The following charges were refused to defendant:

(38) If there is a reasonable probability of defendant’s innocence, then this is a just foundation for a reasonable doubt, and authorizes an acquittal.

(39) The absence of sufficient satisfactory evidence before the jury may afford grounds for reasonable doubt of defendant’s guilt.

(43) Although there may not be a probability of innocence, a reasonable doubt may exist which would entitle defendant to an acquittal.

(44) If the jury find from the evidence that the treatment which defendant gave to witness Keeling was only to put his hand on his head and over his heart, and prescribe periods of prayer and rest, and that this was practicing by defendant of his religion as taught by the Altrurian Church, they must find for defendant.

(45) If the jury believe from the evidence that the defendant in treating said Keeling was practicing his religion in good faith and not practicing any system of medicine, they cannot find the defendant guilty.

(46) Practically same as 45.

(47) If the jury believe from the evidence that defendant in treating said Keeling, it matters not if the jury considers what he did to be without merit, was practicing his religion as taught by the Altruian Church, and that he was a member or bishop of that church, they must find defendant not guilty.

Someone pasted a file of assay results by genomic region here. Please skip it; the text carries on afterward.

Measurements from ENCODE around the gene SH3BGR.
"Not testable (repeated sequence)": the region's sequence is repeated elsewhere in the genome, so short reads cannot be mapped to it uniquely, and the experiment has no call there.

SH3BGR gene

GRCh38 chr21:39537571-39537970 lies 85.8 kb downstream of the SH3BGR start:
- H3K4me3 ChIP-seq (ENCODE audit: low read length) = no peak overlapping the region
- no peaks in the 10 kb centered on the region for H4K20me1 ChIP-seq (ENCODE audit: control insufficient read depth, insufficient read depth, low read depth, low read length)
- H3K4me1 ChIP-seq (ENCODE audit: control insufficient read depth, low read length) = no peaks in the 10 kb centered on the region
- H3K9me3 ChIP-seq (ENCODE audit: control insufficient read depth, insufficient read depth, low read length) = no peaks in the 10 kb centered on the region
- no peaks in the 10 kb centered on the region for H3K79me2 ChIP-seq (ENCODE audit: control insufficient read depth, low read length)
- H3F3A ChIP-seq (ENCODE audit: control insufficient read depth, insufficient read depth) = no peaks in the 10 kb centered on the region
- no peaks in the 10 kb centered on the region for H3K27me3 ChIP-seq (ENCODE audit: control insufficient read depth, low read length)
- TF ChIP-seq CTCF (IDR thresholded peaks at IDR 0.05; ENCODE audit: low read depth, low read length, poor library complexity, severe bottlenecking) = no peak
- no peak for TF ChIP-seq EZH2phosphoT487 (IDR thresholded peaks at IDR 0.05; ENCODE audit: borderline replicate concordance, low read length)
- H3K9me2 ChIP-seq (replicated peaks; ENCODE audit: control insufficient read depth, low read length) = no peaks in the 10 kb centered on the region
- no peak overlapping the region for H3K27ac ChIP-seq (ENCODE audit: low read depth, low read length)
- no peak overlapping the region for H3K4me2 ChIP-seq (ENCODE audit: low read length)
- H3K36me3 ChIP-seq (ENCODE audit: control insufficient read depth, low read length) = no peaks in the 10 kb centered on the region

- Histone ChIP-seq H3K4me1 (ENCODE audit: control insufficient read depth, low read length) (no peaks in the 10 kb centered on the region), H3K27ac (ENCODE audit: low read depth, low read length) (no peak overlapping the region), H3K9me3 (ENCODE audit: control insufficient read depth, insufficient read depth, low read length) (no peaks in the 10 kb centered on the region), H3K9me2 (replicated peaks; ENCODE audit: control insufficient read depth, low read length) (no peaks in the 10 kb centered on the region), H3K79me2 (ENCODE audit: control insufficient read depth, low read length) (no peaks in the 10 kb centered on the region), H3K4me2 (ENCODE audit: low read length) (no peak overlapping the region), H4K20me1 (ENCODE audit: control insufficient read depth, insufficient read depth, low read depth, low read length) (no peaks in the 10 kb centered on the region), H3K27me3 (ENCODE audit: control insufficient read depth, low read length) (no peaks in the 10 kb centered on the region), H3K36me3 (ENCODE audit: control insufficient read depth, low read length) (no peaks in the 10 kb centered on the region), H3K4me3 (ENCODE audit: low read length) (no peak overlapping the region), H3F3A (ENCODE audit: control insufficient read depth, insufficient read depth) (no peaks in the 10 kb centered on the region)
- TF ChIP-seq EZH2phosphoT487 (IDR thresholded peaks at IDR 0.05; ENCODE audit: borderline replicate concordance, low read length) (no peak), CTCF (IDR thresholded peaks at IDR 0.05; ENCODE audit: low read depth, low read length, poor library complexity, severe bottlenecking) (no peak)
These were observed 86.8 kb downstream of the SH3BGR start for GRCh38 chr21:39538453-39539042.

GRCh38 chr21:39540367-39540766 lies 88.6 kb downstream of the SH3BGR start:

OSCAR R. HUNDLEY, and F.E. BLACKBURN, for appellant. ROMAINE BOYD, M.M. ULLMAN, and W.A. JENKINS, for appellee.Page 371


This appeal is prosecuted from a judgment convicting appellant of practicing medicine without having first obtained a certificate from the state board of medical examiners, contrary to an ordinance of appellee.

(1) Numerous errors are assigned upon the record; but a number of them are not noticed in the brief of appellant. Such assignments as counsel ignore, we treat as having been waived and pretermit discussion thereof. ? Johnson’s Case, 152 Ala. 93,44 So. 671; Rosenau v. Powell, 184 Ala. 396, 63 So. 1020.

(2-7) Error cannot be predicated upon the refusal of the trial court to quash an indictment or complaint, as it is within the irrevisable discretion of the court whether it will put defendant to his demurrer or plea in abatement, as the case may be. ? Josiah Clark’s Case, 14 Ala. App. 633, 71 So. 291; Johnson’s Case, 134 Ala. 54, 32 So. 724. The appellant had the benefit, however, of the same questions on demurrer that were urged on the motion to quash. We are of opinion that the complaint set forth an offense sufficiently pleaded, and is not subject to the infirmities claimed in the demurrers.